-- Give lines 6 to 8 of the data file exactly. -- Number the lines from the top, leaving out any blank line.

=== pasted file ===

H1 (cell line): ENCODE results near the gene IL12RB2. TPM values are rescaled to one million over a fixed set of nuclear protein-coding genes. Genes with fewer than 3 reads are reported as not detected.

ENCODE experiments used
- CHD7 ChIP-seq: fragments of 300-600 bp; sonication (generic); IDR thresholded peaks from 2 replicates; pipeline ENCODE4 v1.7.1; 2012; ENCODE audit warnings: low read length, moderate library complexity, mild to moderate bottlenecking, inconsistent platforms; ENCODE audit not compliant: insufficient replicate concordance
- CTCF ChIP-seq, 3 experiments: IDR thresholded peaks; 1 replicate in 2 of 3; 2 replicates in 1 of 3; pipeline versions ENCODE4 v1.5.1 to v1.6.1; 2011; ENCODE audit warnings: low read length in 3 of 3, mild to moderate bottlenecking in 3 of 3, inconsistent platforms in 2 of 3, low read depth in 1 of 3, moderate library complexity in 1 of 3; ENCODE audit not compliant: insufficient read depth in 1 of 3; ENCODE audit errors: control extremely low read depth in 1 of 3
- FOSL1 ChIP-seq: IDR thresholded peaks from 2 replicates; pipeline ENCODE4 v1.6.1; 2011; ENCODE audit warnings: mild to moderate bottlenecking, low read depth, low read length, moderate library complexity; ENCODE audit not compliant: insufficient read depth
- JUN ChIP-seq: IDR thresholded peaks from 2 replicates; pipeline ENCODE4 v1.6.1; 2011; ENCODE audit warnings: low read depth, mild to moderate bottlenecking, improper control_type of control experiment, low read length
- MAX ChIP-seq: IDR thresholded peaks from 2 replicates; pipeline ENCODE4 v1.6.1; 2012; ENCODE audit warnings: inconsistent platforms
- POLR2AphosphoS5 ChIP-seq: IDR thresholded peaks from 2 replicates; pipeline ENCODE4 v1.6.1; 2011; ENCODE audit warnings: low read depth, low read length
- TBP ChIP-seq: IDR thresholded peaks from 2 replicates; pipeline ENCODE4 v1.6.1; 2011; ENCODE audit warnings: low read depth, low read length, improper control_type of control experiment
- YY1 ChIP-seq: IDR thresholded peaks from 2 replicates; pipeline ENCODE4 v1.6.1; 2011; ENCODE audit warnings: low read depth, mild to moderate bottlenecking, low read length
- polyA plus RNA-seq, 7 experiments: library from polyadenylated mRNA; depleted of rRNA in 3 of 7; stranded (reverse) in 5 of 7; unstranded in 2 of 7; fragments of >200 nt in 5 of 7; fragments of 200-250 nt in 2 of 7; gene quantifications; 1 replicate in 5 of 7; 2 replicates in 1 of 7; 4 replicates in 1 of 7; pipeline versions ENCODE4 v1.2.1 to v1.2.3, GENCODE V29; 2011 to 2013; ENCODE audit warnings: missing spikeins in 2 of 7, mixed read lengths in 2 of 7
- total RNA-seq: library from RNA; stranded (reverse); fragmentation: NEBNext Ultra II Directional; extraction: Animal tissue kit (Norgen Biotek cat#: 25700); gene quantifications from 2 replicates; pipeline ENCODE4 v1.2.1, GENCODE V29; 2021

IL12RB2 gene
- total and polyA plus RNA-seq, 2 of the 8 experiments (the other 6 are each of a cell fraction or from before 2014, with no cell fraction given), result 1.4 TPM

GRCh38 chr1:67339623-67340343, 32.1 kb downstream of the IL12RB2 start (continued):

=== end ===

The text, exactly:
- JUN ChIP-seq: IDR thresholded peaks from 2 replicates; pipeline ENCODE4 v1.6.1; 2011; ENCODE audit warnings: low read depth, mild to moderate bottlenecking, improper control_type of control experiment, low read length
- MAX ChIP-seq: IDR thresholded peaks from 2 replicates; pipeline ENCODE4 v1.6.1; 2012; ENCODE audit warnings: inconsistent platforms
- POLR2AphosphoS5 ChIP-seq: IDR thresholded peaks from 2 replicates; pipeline ENCODE4 v1.6.1; 2011; ENCODE audit warnings: low read depth, low read length